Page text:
Ultimately, though, there are just faint traces of Euripides’ original in this “blueprint” version. But Pascal has found a story powerful enough to stand by itself. Blueprint Medea is a multifaceted and complex drama, and is capable of making a connection with audiences wherever they may be.
“it was a touch surreal at one point to see a burly bunch of dockworkers with jazz hands”
Not seen in London for over fifty years, Lionel Bart’s “Maggie May” runs the danger of feeling dated or hackneyed. A modern-day audience can be forgiven for reasoning why it hasn’t been staged for so long. Admittedly it is not one of Bart’s finest, and Liverpudlian Alun Owen’s book has lumpish limitations; but Matthew Iliffe’s revival papers over the cracks and compels us to shed our doubts.
Walking into the Finborough is like wandering onto the set of a 1960s Ken Loach film. We are very much taken back in time as Verity Johnson’s suitably monochrome set recreates the gritty realism of a bygone age. You can almost taste the salt air of the Mersey and feel the fabric of the working-class nobility worn bare. Against the backdrop of dockside gantries and Scouse defiance is the tale of the doomed love affair between the eponymous prostitute, Maggie May, and Pat Casey, the son of a union martyr. Yet much of the plot concentrates on Casey’s fight against his corrupt bosses to prevent a shipment of arms to South Africa.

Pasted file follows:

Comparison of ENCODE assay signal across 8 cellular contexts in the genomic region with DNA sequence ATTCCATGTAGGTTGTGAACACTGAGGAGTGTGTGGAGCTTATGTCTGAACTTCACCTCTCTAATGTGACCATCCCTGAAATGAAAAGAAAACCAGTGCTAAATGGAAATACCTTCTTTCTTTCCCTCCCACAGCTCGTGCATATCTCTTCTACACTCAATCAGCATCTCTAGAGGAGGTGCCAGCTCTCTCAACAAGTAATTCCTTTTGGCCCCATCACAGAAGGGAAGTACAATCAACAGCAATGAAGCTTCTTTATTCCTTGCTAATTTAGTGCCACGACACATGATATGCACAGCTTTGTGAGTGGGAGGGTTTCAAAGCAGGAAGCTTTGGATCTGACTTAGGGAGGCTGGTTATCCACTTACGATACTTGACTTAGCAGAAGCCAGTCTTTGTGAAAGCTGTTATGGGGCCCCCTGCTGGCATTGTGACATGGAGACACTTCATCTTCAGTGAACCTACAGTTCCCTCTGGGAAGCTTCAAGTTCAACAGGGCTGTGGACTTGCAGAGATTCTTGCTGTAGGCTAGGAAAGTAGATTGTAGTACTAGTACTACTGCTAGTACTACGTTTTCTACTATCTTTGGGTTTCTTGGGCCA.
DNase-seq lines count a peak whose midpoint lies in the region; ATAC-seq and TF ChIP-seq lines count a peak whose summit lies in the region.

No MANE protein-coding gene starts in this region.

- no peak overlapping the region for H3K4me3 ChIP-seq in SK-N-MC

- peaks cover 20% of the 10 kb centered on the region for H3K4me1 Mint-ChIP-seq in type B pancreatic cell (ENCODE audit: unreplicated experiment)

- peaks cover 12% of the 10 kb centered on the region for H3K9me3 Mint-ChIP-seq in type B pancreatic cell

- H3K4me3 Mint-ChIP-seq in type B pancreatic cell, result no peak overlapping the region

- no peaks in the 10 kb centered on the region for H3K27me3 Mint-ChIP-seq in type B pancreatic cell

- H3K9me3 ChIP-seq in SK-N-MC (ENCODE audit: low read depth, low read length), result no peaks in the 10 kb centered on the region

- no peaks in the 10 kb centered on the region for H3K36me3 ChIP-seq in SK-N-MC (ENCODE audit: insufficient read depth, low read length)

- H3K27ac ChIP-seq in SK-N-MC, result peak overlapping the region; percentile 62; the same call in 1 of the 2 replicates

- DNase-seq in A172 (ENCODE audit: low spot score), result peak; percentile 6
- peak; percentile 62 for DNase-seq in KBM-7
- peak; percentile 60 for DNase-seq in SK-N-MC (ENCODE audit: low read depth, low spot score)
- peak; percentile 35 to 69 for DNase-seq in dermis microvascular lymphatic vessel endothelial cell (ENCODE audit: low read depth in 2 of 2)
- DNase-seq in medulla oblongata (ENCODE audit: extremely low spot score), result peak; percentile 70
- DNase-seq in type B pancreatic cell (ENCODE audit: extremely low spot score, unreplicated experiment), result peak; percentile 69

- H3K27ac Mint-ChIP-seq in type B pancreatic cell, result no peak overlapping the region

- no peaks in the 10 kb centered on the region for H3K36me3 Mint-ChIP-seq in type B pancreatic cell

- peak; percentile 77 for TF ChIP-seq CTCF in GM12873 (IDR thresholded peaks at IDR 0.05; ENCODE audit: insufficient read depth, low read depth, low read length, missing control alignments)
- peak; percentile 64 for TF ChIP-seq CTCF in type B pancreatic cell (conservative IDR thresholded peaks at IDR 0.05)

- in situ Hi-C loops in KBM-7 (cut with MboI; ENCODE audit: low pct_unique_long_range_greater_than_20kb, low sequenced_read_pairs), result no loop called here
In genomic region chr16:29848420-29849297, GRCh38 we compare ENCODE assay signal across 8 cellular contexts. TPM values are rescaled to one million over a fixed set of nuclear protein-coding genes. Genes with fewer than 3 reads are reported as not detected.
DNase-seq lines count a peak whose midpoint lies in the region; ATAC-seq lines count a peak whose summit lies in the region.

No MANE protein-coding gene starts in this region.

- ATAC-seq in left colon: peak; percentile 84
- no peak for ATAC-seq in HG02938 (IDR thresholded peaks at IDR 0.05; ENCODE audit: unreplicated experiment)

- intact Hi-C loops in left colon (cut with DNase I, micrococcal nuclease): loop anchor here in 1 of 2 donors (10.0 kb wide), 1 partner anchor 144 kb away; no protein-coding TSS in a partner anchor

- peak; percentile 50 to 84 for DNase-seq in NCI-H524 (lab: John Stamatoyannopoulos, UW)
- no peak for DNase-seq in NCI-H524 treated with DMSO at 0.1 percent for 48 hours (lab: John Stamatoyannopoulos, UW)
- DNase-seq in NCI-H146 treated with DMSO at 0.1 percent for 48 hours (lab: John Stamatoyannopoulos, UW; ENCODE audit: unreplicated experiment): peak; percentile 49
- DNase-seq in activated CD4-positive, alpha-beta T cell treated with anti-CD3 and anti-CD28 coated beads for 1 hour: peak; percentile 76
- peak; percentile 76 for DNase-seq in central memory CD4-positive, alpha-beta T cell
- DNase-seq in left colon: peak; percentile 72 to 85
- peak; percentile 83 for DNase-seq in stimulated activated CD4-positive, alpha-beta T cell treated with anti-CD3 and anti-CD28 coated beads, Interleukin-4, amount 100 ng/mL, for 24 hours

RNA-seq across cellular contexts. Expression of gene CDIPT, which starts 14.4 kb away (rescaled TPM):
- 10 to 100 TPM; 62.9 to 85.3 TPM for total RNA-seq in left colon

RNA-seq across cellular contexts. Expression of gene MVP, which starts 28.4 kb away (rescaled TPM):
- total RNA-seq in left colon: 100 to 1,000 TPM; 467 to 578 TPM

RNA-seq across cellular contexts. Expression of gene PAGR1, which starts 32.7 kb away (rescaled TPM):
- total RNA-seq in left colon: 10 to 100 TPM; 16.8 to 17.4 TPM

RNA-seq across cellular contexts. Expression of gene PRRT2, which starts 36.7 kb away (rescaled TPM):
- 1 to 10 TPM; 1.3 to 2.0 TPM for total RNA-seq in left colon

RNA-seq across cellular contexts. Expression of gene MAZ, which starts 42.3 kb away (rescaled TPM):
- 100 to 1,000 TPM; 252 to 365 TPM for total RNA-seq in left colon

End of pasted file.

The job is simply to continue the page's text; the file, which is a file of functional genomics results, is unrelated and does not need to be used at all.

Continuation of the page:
An odd choice for a musical, and indeed often the music is at odds with its subject matter. It boasts ‘one of the most musically diverse scores’; which is true, in a sense, of this motley crew of numbers if you substitute lack of focus for diversity. There are obvious Celtic roots, but we are taken on a whirlwind tour that takes in Mersey Beat, music hall, rock ‘n’ roll, folk, ballads, a bit of blues and even some ‘hot jazz’. I must say it was a touch surreal at one point to see a burly bunch of dockworkers with jazz hands. Sam Spencer-Lane’s choreography is equally eclectic but works impressively well within the confines of the theatre’s space and there are some firecracker routines hemmed in just sizzling to explode onto a larger stage.